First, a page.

|Jan. 6 – Network Associates Coliseum|
|3||Miami||23*||Jan. 28 – Raymond James Stadium|
|Wild card playoffs|
|Dec. 30 – Louisiana Superdome||A4||Baltimore||34|
|Jan. 6 – Hubert H. Humphrey Metrodome|
|6||St. Louis||28||Super Bowl XXXV|
|3||New Orleans||31||Jan. 14 – Giants Stadium|
|Dec. 31 – Veterans Stadium||2||Minnesota||0|
|Jan. 7 – Giants Stadium|
|5||Tampa Bay||3||NFC Championship|
- * Indicates overtime victory
- Wild-Card playoffs: Miami 23, Indianapolis 17 (OT); Baltimore 21, Denver 3
- Divisional playoffs: Oakland 27, Miami 0; Baltimore 24, Tennessee 10
- AFC Championship: Baltimore 16, Oakland 3 at Network Associates Coliseum, Oakland, California, January 14, 2001
- Wild-Card playoffs: New Orleans 31, St. Louis 28; Philadelphia 21, Tampa Bay 3
- Divisional playoffs: Minnesota 34, New Orleans 16; N.Y. Giants 20, Philadelphia 10
- NFC Championship: N.Y. Giants 41, Minnesota 0 at Giants Stadium, East Rutherford, New Jersey, January 14, 2001
The following teams and players set all-time NFL records during the season:
|Record||Player/Team||Date/Opponent||Previous Record Holder|
|Most Rushing Yards Gained, Game||Corey Dillon, Cincinnati (278)||October 22, vs. Denver||Walter Payton, Chicago vs. Minnesota, November 20, 1977 (275)|
|Most Pass Receptions, Game||Terrell Owens, San Francisco (20)||December 17, vs. Chicago||Tom Fears, L.A. Rams vs. Green Bay, December 3, 1950 (18)|
|Most Points, Career||Gary Anderson, Minnesota||October 22, vs. Buffalo||George Blanda 1949–1975 (2,002)|
|Most Two-Point Conversions by a Team, Game||St. Louis (4)||October 15, vs. Atlanta||Tied by 2 teams (3)|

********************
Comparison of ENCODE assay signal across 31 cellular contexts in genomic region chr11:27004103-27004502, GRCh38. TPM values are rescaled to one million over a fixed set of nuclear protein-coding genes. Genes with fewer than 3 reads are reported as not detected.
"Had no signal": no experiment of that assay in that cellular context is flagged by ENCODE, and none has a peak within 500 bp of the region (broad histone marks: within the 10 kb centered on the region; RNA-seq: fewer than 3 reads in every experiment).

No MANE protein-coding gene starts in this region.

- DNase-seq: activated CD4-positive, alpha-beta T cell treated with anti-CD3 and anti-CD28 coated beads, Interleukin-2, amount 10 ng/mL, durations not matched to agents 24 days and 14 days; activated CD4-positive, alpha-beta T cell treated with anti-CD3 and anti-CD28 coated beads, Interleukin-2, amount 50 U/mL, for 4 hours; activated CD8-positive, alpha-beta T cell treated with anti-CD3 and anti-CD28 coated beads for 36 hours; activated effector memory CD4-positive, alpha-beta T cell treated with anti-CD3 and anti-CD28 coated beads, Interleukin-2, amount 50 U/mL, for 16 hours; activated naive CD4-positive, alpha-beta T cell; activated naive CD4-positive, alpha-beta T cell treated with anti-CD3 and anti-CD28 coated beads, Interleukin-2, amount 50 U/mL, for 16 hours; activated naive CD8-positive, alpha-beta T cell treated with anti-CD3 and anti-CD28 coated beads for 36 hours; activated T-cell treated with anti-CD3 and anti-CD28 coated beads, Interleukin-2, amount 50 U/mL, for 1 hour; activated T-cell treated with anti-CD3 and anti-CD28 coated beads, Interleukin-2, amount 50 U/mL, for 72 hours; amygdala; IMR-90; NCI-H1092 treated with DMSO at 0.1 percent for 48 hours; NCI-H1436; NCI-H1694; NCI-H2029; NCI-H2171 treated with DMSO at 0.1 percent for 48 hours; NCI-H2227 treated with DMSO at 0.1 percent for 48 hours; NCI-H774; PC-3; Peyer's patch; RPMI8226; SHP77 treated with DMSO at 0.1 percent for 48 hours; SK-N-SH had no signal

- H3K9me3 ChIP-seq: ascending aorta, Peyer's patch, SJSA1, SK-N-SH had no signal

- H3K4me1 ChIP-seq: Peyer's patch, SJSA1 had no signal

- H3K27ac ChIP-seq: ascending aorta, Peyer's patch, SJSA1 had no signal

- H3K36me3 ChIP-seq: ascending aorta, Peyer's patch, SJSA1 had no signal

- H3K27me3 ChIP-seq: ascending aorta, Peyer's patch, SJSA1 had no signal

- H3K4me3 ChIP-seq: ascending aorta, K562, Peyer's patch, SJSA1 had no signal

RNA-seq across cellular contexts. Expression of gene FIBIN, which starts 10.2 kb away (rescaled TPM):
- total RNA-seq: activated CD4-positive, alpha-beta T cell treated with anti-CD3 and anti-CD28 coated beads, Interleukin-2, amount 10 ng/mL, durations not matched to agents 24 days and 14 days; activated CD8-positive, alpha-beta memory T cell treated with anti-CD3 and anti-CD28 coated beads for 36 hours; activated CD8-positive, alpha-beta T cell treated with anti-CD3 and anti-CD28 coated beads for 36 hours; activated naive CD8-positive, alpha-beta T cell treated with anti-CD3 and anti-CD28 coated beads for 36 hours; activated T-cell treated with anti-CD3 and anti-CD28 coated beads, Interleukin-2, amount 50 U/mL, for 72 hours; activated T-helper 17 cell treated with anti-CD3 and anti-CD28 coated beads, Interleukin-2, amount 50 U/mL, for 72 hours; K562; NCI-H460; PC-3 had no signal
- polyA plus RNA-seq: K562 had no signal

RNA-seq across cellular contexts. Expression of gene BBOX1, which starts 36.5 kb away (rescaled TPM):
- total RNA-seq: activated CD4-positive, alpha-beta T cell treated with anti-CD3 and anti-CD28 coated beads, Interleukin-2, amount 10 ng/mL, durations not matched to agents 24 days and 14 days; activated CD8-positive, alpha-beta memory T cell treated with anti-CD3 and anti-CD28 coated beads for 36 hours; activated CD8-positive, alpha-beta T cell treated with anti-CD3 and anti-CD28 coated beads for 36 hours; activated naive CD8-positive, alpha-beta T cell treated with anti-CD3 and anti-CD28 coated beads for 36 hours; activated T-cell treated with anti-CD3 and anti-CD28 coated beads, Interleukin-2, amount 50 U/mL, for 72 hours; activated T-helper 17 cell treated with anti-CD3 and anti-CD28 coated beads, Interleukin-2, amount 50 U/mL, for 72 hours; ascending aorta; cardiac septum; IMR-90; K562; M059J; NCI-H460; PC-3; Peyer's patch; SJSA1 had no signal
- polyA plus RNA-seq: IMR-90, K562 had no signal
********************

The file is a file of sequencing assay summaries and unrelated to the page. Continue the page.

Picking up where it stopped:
|Most Yards Gained by a Team, Season||St. Louis (7,075)||N/A||Miami, 1984 (6,936)|
|Most Passing Yards Gained by a Team, Season||St. Louis (5,232)||N/A||Miami, 1984 (5,018)|
|Points scored||St. Louis Rams (540)|
|Total yards gained||St. Louis Rams (7,075)|
|Yards rushing||Oakland Raiders (2,470)|
|Yards passing||St. Louis Rams (5,232)|
|Fewest points allowed||Baltimore Ravens (165)|
|Fewest total yards allowed||Tennessee Titans (3,813)|
|Fewest rushing yards allowed||Baltimore Ravens (970)|
|Fewest passing yards allowed||Tennessee Titans (2,423)|
|Scoring||Marshall Faulk, St. Louis (160 points)|
|Touchdowns||Marshall Faulk, St. Louis (26 TDs)|
|Most field goals made||Matt Stover, Baltimore (35 FGs)|
|Rushing||Edgerrin James, Indianapolis (1,709 yards)|
|Passing||Brian Griese, Denver (102.9 rating)|
|Passing touchdowns||Daunte Culpepper, Minnesota and Peyton Manning, Indianapolis (33 TDs)|
|Pass receiving||Marvin Harrison, Indianapolis and Muhsin Muhammad, Carolina (102 catches)|
|Pass receiving yards||Torry Holt, St. Louis (1,635)|
|Pass receiving touchdowns||Randy Moss, Minnesota (15 touchdowns)|
|Punt returns||Jermaine Lewis, Baltimore (16.1 average yards)|
|Kickoff returns||Darrick Vaughn, Atlanta (27.7 average yards)|
|Interceptions||Darren Sharper, Green Bay (9)|
|Punting||Darren Bennett, San Diego (46.2 average yards)|
|Sacks||La'Roi Glover, New Orleans (17)|
|Most Valuable Player||Marshall Faulk, Running back, St. Louis|
|Coach of the Year||Jim Haslett, New Orleans|
|Offensive Player of the Year||Marshall Faulk, Running back, St. Louis|
|Defensive Player of the Year||Ray Lewis, Linebacker, Baltimore|
|Offensive Rookie of the Year||Mike Anderson, Running Back, Denver|
|Defensive Rookie of the Year||Brian Urlacher, Linebacker, Chicago|
|NFL Comeback Player of the Year||Joe Johnson, Defensive End, New Orleans|
|Walter Payton NFL Man of the Year||Jim Flanigan, Defensive Tackle, Chicago and Derrick Brooks, Linebacker, Tampa Bay|
|Super Bowl Most Valuable Player||Ray Lewis, Linebacker, Baltimore|
The 2000 NFL Draft was held from April 15 to 16, 2000 at New York City's Theater at Madison Square Garden. With the first pick, the Cleveland Browns selected defensive end Courtney Brown from Pennsylvania State University.